The Wall Street Journal announced today that it's suing for access to data on payments that doctors receive from Medicare, which has been exempt from public disclosure thanks to a 1979 court case won by the American Medical Association. The Journal argues that absent data on the payments, it's impossible for journalists or members of the public to tell which doctors are billing the system improperly. "It's time to overturn an injunction that, for decades, has allowed some doctors to defraud Medicare free from public scrutiny," Mark Jackson, the counsel for Dow Jones, the Journal's immediate parent, said.
The Journal stresses that no patient-specific information will be compromised if the payment data is released.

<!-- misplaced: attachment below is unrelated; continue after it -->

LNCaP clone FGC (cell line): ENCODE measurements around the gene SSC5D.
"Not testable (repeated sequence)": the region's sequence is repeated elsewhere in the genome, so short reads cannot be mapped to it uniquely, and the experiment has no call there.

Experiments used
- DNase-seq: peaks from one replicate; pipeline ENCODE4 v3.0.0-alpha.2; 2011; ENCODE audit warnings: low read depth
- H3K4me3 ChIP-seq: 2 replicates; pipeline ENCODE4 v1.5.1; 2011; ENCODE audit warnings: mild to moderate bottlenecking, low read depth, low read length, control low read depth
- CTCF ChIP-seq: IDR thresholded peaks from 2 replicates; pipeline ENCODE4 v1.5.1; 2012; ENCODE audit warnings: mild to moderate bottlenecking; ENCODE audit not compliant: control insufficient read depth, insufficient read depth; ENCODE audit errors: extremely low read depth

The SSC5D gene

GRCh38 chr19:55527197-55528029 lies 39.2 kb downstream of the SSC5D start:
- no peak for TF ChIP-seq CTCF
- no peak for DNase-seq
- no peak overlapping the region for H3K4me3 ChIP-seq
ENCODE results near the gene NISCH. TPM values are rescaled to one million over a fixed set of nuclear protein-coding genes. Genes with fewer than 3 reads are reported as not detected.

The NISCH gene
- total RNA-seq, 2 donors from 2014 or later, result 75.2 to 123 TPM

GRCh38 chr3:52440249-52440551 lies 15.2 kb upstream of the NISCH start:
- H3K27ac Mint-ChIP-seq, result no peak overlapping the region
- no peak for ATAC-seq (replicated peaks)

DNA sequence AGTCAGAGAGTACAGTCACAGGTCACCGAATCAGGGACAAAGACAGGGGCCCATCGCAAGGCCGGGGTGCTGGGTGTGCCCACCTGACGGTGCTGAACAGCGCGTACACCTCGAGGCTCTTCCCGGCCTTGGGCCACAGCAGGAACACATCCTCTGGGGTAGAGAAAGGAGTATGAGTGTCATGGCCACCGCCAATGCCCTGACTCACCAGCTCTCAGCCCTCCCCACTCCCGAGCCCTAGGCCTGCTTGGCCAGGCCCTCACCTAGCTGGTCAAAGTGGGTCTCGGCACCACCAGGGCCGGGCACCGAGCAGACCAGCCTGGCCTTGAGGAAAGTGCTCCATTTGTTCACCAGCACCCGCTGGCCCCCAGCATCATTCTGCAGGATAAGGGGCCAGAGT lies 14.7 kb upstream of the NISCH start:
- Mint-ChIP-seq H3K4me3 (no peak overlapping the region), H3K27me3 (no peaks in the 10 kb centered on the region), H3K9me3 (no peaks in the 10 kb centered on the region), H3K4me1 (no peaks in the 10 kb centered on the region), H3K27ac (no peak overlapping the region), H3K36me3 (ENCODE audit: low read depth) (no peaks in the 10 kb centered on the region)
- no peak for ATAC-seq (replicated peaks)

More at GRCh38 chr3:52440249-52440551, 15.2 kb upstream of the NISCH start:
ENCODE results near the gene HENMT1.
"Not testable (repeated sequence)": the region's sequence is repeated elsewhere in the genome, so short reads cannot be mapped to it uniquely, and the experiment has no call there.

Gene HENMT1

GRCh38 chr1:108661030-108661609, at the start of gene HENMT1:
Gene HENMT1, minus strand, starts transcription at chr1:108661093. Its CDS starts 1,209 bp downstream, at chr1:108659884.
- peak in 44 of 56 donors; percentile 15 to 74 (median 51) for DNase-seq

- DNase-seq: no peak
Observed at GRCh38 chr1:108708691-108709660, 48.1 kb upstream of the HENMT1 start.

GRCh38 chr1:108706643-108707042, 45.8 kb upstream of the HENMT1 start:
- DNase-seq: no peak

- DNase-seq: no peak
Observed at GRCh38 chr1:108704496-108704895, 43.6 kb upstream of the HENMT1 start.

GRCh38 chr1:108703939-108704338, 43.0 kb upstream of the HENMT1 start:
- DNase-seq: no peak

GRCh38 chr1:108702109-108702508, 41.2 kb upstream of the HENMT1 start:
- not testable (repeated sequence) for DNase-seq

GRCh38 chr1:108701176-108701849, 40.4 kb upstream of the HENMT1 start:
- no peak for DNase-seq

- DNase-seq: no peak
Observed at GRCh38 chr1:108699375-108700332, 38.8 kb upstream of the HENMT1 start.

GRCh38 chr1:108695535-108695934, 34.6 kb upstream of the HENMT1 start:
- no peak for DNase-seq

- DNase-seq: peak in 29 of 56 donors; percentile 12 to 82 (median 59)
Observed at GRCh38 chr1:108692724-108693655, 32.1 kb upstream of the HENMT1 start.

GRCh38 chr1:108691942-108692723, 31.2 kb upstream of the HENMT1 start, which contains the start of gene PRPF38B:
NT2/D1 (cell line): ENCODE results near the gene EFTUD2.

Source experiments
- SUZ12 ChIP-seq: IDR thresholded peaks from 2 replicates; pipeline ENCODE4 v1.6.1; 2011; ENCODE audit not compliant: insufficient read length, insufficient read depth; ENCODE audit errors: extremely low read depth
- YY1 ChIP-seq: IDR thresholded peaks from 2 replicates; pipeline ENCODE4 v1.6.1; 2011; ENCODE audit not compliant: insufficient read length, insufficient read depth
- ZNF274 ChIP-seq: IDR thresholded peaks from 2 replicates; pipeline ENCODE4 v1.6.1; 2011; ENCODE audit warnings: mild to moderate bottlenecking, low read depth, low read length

The payments data isn't the only information that Medicare and the Department of Health and Human Services keeps secret from the general public. As we documented in our Data Mine series, done with our partners at the Center for Public Integrity, HHS maintains the National Practitioner Data Bank (NPDB), which includes information on malpractice payments, license revocations and loss of clinical privileges for physicians, dentists, nurses, pharmacists, physical therapists and other professionals. “The NPDB is primarily an alert or flagging system intended to facilitate a comprehensive review of health care practitioners' professional credentials,” says the Department of Health and Human Services, which maintains it.
Obviously, if you're looking for a doctor, having access to the NPDB would be invaluable. But while health insurance companies, hospitals, medical groups, professional licensing boards, malpractice insurance companies and state health officials can access it, the public can't.